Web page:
2020 elections

Most Voters Who Went Third Party in 2016 Are Backing Biden Over Trump This Year

Joe Biden leads the president by 32 points among likely voters who supported “someone else” in 2016

Residents wait in line to vote in Milwaukee on Tuesday, the first day of early voting in Wisconsin. While 6 percent of voters backed a third-party candidate in the Badger State four years ago, only 1 percent say they plan to do so this year. (Scott Olson/Getty Images)
October 22, 2020 at 6:00 am ET
  • 14% of 2016’s third-party voters said they’ll vote for someone else again, while 12% are still undecided.

  • Unlike Trump, Biden’s share of support with the group has grown since May, along with upticks in popularity.

  • The 2% of voters who aren’t backing Biden or Trump this year are more likely than their supporters to be politically unaffiliated and are disproportionately young.

A sizable share of Americans eschewed the major-party dichotomy and voted for third-party candidates in 2016, helping deliver the White House to President Donald Trump.

But four years later, almost all of the likely voters who opted against both the Republican and Democratic nominees last time around aren’t planning to do so again, Morning Consult Political Intelligence tracking shows — and a slim majority are siding with former Vice President Joe Biden. 

Daily tracking of likely voters conducted Oct. 16-18 found 53 percent of likely voters who opted for someone other than a major-party nominee in 2016 said they’re backing Biden in this year’s election, while 21 percent said they’re supporting Trump. Another 14 percent said they would vote for a third-party candidate again, while 12 percent are still undecided. The data is based on surveys with 359 likely voters who backed someone other than Trump or Clinton in 2016, with a margin of error of 5 percentage points.

Biden’s standing with the voting bloc has improved throughout the year, according to monthly averages of the daily polling, as fewer said they’ll reject the major-party choices. From May to October, the share who said they’d back Biden rose 8 points, to 50 percent, while the share who backed Trump (roughly 1 in 5) has remained virtually unchanged during the same time.

Morning Consult polling conducted earlier this year found that those who voted for someone other than Clinton and Trump in 2016 accounted for 18 percent of the voters with unfavorable views of both of this year’s presidential nominees, the so-called “haters” with whom Biden held a firm lead in July. Since that time, Biden’s favorability has improved among 2016’s third-party voters: In the latest poll, 49 percent expressed favorable views about him and 47 percent expressed unfavorable views.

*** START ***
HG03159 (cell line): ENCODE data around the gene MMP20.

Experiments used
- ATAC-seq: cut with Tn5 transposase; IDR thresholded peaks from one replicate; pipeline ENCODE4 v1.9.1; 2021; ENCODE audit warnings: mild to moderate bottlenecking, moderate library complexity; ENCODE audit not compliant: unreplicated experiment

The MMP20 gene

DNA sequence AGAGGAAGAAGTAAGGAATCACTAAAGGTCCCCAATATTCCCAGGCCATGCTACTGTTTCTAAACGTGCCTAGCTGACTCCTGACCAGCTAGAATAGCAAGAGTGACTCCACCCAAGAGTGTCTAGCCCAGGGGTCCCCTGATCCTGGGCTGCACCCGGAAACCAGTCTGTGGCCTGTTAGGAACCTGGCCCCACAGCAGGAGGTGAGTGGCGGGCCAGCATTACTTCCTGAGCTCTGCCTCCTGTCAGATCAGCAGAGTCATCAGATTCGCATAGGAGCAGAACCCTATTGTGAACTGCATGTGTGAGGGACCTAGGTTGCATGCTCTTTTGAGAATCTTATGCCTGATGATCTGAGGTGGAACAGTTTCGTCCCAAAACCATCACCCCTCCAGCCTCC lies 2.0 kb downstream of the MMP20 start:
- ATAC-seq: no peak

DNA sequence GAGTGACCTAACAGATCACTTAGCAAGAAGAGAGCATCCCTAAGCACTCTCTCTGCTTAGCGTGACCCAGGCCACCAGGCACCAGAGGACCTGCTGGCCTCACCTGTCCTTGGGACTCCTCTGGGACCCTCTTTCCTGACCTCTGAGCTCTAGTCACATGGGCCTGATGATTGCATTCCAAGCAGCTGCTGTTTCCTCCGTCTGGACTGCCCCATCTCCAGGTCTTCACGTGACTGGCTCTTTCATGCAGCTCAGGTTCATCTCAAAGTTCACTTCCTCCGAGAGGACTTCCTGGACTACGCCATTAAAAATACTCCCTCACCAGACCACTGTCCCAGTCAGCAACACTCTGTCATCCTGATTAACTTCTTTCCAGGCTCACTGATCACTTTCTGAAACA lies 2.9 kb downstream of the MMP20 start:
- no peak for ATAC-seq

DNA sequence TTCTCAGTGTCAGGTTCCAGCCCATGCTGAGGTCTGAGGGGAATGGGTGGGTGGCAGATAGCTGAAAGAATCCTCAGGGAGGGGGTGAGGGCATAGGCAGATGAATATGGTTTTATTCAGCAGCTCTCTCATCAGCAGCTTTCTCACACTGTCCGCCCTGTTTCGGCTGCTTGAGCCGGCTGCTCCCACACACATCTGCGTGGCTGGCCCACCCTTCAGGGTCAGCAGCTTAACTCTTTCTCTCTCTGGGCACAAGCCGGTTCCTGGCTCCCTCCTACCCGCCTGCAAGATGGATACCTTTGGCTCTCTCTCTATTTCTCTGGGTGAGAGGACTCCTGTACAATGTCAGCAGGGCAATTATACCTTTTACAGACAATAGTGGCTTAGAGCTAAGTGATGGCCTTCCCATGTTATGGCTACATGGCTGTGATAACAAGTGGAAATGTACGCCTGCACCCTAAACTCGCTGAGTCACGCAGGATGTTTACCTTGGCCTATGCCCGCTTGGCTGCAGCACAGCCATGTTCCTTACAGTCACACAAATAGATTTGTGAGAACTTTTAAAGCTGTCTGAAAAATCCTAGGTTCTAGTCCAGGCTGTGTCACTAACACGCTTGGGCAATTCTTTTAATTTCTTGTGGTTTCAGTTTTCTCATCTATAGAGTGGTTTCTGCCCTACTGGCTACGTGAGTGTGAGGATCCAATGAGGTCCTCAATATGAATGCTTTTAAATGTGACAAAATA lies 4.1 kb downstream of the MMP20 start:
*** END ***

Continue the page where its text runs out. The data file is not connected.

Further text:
Over the same time period, Trump’s popularity with those who voted for someone else four years ago went largely unmoved, with 24 percent viewing him positively and 73 percent viewing him negatively in the latest data.

Four years ago, 6 percent of voters pulled the lever for a third-party candidate, backing Libertarian Party nominee Gary Johnson, Green Party nominee Jill Stein, an assortment of write-in candidates or 29 other options across the country, according to a Federal Election Commission tally. The share of third-party votes was enough for Democrats to call Stein and Johnson Electoral College spoilers: Their combined vote share was larger than Trump’s narrow margins of victory in Arizona, Florida, Wisconsin, Pennsylvania and Michigan.

This time around, very few voters in key battleground states are indicating their interest in voting third party, with Libertarian nominee Jo Jorgensen and Green Party nominee Howie Hawkins lacking the prominence of their 2016 predecessors, and Kanye West — the well-known musician whose candidacy has been pushed by Republican operatives — on the ballot in a handful of states and just two competitive battlegrounds (Iowa and Minnesota).

In Michigan, home to 2016’s closest contest, 1 percent of voters said they’ll vote for someone other than Biden or Trump in November, compared to 5 percent who voted for a third party four years ago. In Minnesota, a state Clinton won by less than 2 points after 9 percent of voters went third party, 2 percent said they’d back someone else, according to the Oct. 11-20 surveys.

Nationwide, just 2 percent of voters said they would vote for someone other than Trump or Biden this year, a 4-point drop from 2016’s final tally. 

The 2 percent of voters with plans to eschew the major-party choice this year tend to be politically unaffiliated, and are disproportionately young: 41 percent of likely voters backing “someone else” are between the ages of 18 and 34, compared with 24 percent of Biden supporters and 17 percent of Trump supporters.

They’re more likely to identify as moderate (36 percent) or liberal (37 percent) than conservative (28 percent), and the bulk of them (70 percent) are white, a larger proportion than Biden’s supporters but smaller than Trump’s. Nearly half of third-party voters report earning less than $50,000 a year, slightly larger than the shares of Biden or Trump supporters who say the same.

On the issues that are important to their votes, third-party voters are more likely than Biden supporters to prioritize the economy (35 percent to 26 percent) and more likely than Trump supporters to prioritize health care (19 percent to 10 percent). 

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